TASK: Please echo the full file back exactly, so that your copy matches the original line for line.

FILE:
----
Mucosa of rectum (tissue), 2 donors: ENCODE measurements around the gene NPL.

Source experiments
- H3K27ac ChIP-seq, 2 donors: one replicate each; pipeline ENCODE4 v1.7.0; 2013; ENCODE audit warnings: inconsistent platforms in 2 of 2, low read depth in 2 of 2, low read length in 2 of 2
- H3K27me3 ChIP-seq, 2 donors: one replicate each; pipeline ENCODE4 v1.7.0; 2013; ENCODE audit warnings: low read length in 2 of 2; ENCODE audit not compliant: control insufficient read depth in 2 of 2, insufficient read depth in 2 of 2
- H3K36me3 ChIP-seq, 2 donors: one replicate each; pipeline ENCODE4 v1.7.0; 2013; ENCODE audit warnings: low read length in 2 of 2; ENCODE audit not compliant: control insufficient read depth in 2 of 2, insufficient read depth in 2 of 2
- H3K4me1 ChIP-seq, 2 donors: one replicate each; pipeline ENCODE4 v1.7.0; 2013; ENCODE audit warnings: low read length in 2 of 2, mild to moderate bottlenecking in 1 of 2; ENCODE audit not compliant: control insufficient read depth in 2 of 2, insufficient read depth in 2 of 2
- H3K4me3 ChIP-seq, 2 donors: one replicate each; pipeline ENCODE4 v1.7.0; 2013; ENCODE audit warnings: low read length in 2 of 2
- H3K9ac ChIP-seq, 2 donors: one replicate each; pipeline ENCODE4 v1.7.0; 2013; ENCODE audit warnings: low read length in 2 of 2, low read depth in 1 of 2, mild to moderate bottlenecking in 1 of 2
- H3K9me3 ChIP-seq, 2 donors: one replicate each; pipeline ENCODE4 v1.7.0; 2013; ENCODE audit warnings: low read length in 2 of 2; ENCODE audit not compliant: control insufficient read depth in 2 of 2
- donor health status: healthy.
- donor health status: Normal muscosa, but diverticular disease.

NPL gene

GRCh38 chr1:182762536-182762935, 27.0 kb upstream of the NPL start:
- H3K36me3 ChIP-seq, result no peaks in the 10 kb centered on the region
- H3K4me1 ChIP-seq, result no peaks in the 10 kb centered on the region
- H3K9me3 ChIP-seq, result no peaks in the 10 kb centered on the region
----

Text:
Mucosa of rectum (tissue), 2 donors: ENCODE measurements around the gene NPL.

Source experiments
- H3K27ac ChIP-seq, 2 donors: one replicate each; pipeline ENCODE4 v1.7.0; 2013; ENCODE audit warnings: inconsistent platforms in 2 of 2, low read depth in 2 of 2, low read length in 2 of 2
- H3K27me3 ChIP-seq, 2 donors: one replicate each; pipeline ENCODE4 v1.7.0; 2013; ENCODE audit warnings: low read length in 2 of 2; ENCODE audit not compliant: control insufficient read depth in 2 of 2, insufficient read depth in 2 of 2
- H3K36me3 ChIP-seq, 2 donors: one replicate each; pipeline ENCODE4 v1.7.0; 2013; ENCODE audit warnings: low read length in 2 of 2; ENCODE audit not compliant: control insufficient read depth in 2 of 2, insufficient read depth in 2 of 2
- H3K4me1 ChIP-seq, 2 donors: one replicate each; pipeline ENCODE4 v1.7.0; 2013; ENCODE audit warnings: low read length in 2 of 2, mild to moderate bottlenecking in 1 of 2; ENCODE audit not compliant: control insufficient read depth in 2 of 2, insufficient read depth in 2 of 2
- H3K4me3 ChIP-seq, 2 donors: one replicate each; pipeline ENCODE4 v1.7.0; 2013; ENCODE audit warnings: low read length in 2 of 2
- H3K9ac ChIP-seq, 2 donors: one replicate each; pipeline ENCODE4 v1.7.0; 2013; ENCODE audit warnings: low read length in 2 of 2, low read depth in 1 of 2, mild to moderate bottlenecking in 1 of 2
- H3K9me3 ChIP-seq, 2 donors: one replicate each; pipeline ENCODE4 v1.7.0; 2013; ENCODE audit warnings: low read length in 2 of 2; ENCODE audit not compliant: control insufficient read depth in 2 of 2
- donor health status: healthy.
- donor health status: Normal muscosa, but diverticular disease.

NPL gene

GRCh38 chr1:182762536-182762935, 27.0 kb upstream of the NPL start:
- H3K36me3 ChIP-seq, result no peaks in the 10 kb centered on the region
- H3K4me1 ChIP-seq, result no peaks in the 10 kb centered on the region
- H3K9me3 ChIP-seq, result no peaks in the 10 kb centered on the region